The Central Hope
David Berry, Chair of the Central Advisory Council, shares his reflections on the great importance of Prison Fellowship’s ministry in the Northern Territory.
The Central Advisory Committee
The Prison Fellowship Central Advisory Council (CAC) was established through the vision of the State Manager for South Australia and the Northern Territory, with a goal of strategic support for the ministry across two very diverse states.
David Berry, in his role as Chair of the CAC for the past three years, brings a unique perspective of working in the corporate world before his retirement, coupled with a strong faith and deep commitment to the vision and ministry of Prison Fellowship Australia.
Adelaide to the Alice
David, who lives in Adelaide, recently had the opportunity to travel through the NT, directly engaging with Prison Fellowship staff and volunteers. He has kindly agreed to share some of his experiences and insights from the trip.
This journey through the NT was part of a three-month driving holiday which David and his wife Di undertook, beginning in Adelaide, travelling north to Darwin via Alice Springs, and then on to Western Australia.
The first stop was Alice Springs, where David met up with Prison Fellowship volunteer Enid Harland. During his visit, David gained a small window of insight into the significant investment Enid makes to fulfil her role.
David explains, “We caught up with Enid early in the morning, at the place where she can be found every Saturday – the Visitor’s Centre located at the Alice Springs Correctional Centre.”
“Enid has been faithfully volunteering for PFA for nearly 30 years. Her compassion and concern for all those visiting the prison to see an incarcerated family member is evident, as she talks and engages with them in such a beautiful and caring way.”
All this becomes even more profound in knowing that Enid has just celebrated her 90th birthday.
Visiting a loved one in the Correctional Centre can be very stressful. Enid brings the assurance of a caring presence to those hoping to be allowed to visit. That care includes helping family and friends to fill in the required forms correctly, and even extends to ensuring there is a supply of thongs, as forms filled out incorrectly or children having no shoes means entry will be refused.
David continues, “At Tennant Creek we met with Grant Butler, another long-time PFA volunteer. Grant is currently based in Tennant Creek on an employment related 3 month contract, but still remains focused on his PFA volunteering role in Alice Springs. Part of this is working alongside Enid, orchestrating all the logistics that will give the best possible option of ensuring that the families of prisoners will be able to visit at the weekend.”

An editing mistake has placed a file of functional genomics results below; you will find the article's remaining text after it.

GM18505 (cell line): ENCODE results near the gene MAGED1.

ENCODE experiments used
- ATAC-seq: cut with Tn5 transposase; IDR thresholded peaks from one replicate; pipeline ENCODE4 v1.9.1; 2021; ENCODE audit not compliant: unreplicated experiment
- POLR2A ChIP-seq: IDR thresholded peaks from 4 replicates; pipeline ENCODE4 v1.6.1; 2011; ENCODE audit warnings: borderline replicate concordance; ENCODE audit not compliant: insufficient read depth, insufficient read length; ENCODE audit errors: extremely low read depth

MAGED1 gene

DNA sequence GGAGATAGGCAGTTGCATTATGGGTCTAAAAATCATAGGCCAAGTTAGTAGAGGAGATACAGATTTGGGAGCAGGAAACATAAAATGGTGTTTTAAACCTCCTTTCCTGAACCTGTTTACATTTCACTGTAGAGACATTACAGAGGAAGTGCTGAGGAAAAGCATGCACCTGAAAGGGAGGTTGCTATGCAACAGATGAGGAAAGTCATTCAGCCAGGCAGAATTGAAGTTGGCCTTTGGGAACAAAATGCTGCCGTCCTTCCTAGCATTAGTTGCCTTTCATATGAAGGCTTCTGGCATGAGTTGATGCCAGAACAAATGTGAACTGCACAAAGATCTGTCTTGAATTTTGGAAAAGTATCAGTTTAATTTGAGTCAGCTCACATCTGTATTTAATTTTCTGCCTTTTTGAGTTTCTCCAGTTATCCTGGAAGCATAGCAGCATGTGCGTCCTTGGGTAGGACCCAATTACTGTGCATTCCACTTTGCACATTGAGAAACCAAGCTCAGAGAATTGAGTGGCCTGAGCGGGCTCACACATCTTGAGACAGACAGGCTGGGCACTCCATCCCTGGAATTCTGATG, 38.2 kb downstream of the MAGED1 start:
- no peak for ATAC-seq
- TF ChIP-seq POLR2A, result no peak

The Saturday Bus
The round trip of 50km from Alice Springs town centre to the prison can be a major obstacle for the families to even begin to negotiate. Enid and Grant organise a weekly roster of volunteers to drive the Prison Fellowship bus each Saturday, which transports the families of inmates to the prison, where they are met at the Visitor Centre by Enid. After the visits are completed, the volunteers drive the family members back to town.
In chatting with Grant it becomes evident to David that he has a deep concern for the ever increasing number of people finding themselves in prison in Alice Springs. This sad reality highlights the importance of both Enid’s and Grant’s roles, and how vital these are in bridging the great divide which occurs when a relative is incarcerated.
Children are marginalised and ostracised, and feel a deep sense of being let down when a parent is absent due to imprisonment. Prisoners often live with a sense of regret and remorse for letting their loved ones down. The value of helping to foster an ongoing relationship by ensuring visits can take place is of paramount importance.
From Alice Springs to Darwin
“I had an enjoyable afternoon sharing vanilla slices and iced coffees with Daniel Tetteh, Victor Rao, and Phil Meehan at a café in Darwin. All three provide leadership and support to the many volunteers going into the Darwin Correctional Centre.”
“Daniel works part-time and is responsible for coordinating the volunteers visiting the Darwin prison in various roles, including the running of church services, as well as occasionally facilitating the running of PFA programs himself in the prison.”
Phil and Victor are Central Advisory Council Members, and also serve as volunteer assistant chaplains in the prison. Their deep commitment to bringing the Good News of Christ to those in the prison is clearly evident to David as he engages with them. They regularly present The Prisoner’s Journey, a course based on the book of Mark, to those desperately seeking hope in what often feels like utter hopelessness.
Their passion and ongoing faithfulness have opened the doors for many to come to know Christ, and to receive ongoing mentoring.
As David reflects on this time of engagement, he is grateful for the opportunity to have gained a ‘tangible insight’ into Prison Fellowship activities in the Northern Territory.
His motivation for continuing to serve as Chair of the Central Advisory Council SA/NT is reinforced, having experienced in a very real way how Christ – central to the Gospel of Freedom – continues to be brought to those on the margins, through the ministry of Prison Fellowship Australia.